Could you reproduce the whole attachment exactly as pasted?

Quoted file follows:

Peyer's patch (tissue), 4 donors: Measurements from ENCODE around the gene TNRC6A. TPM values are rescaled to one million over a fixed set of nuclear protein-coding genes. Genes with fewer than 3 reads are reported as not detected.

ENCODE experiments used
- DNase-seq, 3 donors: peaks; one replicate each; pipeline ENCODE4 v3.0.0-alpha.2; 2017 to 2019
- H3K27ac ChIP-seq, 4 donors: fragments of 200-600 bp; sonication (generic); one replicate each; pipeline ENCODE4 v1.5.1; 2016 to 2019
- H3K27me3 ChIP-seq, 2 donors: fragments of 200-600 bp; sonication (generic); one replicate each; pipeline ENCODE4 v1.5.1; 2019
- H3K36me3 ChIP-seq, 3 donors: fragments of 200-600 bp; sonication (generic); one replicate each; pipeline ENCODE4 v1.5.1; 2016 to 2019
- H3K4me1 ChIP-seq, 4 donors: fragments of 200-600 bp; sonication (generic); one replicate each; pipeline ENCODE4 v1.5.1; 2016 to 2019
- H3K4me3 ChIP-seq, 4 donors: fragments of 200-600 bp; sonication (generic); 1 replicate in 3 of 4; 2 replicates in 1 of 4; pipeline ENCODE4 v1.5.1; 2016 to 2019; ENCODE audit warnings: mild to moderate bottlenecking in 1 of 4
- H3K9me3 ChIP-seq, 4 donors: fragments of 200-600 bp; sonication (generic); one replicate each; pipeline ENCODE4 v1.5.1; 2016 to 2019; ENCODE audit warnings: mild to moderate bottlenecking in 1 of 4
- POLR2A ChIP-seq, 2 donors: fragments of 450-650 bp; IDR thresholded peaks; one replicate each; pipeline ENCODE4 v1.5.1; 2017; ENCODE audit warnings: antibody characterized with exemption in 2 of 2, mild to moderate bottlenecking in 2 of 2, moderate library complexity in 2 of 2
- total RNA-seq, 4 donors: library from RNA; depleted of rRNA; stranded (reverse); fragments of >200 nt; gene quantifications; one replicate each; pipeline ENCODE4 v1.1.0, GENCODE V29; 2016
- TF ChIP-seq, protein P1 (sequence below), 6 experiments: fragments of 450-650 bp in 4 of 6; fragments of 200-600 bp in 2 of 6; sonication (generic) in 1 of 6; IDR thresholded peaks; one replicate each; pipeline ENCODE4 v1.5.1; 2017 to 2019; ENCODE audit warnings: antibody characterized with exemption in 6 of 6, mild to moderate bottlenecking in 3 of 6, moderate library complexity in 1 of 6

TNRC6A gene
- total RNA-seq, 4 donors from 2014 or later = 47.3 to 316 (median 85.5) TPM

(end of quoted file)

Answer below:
Peyer's patch (tissue), 4 donors: Measurements from ENCODE around the gene TNRC6A. TPM values are rescaled to one million over a fixed set of nuclear protein-coding genes. Genes with fewer than 3 reads are reported as not detected.

ENCODE experiments used
- DNase-seq, 3 donors: peaks; one replicate each; pipeline ENCODE4 v3.0.0-alpha.2; 2017 to 2019
- H3K27ac ChIP-seq, 4 donors: fragments of 200-600 bp; sonication (generic); one replicate each; pipeline ENCODE4 v1.5.1; 2016 to 2019
- H3K27me3 ChIP-seq, 2 donors: fragments of 200-600 bp; sonication (generic); one replicate each; pipeline ENCODE4 v1.5.1; 2019
- H3K36me3 ChIP-seq, 3 donors: fragments of 200-600 bp; sonication (generic); one replicate each; pipeline ENCODE4 v1.5.1; 2016 to 2019
- H3K4me1 ChIP-seq, 4 donors: fragments of 200-600 bp; sonication (generic); one replicate each; pipeline ENCODE4 v1.5.1; 2016 to 2019
- H3K4me3 ChIP-seq, 4 donors: fragments of 200-600 bp; sonication (generic); 1 replicate in 3 of 4; 2 replicates in 1 of 4; pipeline ENCODE4 v1.5.1; 2016 to 2019; ENCODE audit warnings: mild to moderate bottlenecking in 1 of 4
- H3K9me3 ChIP-seq, 4 donors: fragments of 200-600 bp; sonication (generic); one replicate each; pipeline ENCODE4 v1.5.1; 2016 to 2019; ENCODE audit warnings: mild to moderate bottlenecking in 1 of 4
- POLR2A ChIP-seq, 2 donors: fragments of 450-650 bp; IDR thresholded peaks; one replicate each; pipeline ENCODE4 v1.5.1; 2017; ENCODE audit warnings: antibody characterized with exemption in 2 of 2, mild to moderate bottlenecking in 2 of 2, moderate library complexity in 2 of 2
- total RNA-seq, 4 donors: library from RNA; depleted of rRNA; stranded (reverse); fragments of >200 nt; gene quantifications; one replicate each; pipeline ENCODE4 v1.1.0, GENCODE V29; 2016
- TF ChIP-seq, protein P1 (sequence below), 6 experiments: fragments of 450-650 bp in 4 of 6; fragments of 200-600 bp in 2 of 6; sonication (generic) in 1 of 6; IDR thresholded peaks; one replicate each; pipeline ENCODE4 v1.5.1; 2017 to 2019; ENCODE audit warnings: antibody characterized with exemption in 6 of 6, mild to moderate bottlenecking in 3 of 6, moderate library complexity in 1 of 6

TNRC6A gene
- total RNA-seq, 4 donors from 2014 or later = 47.3 to 316 (median 85.5) TPM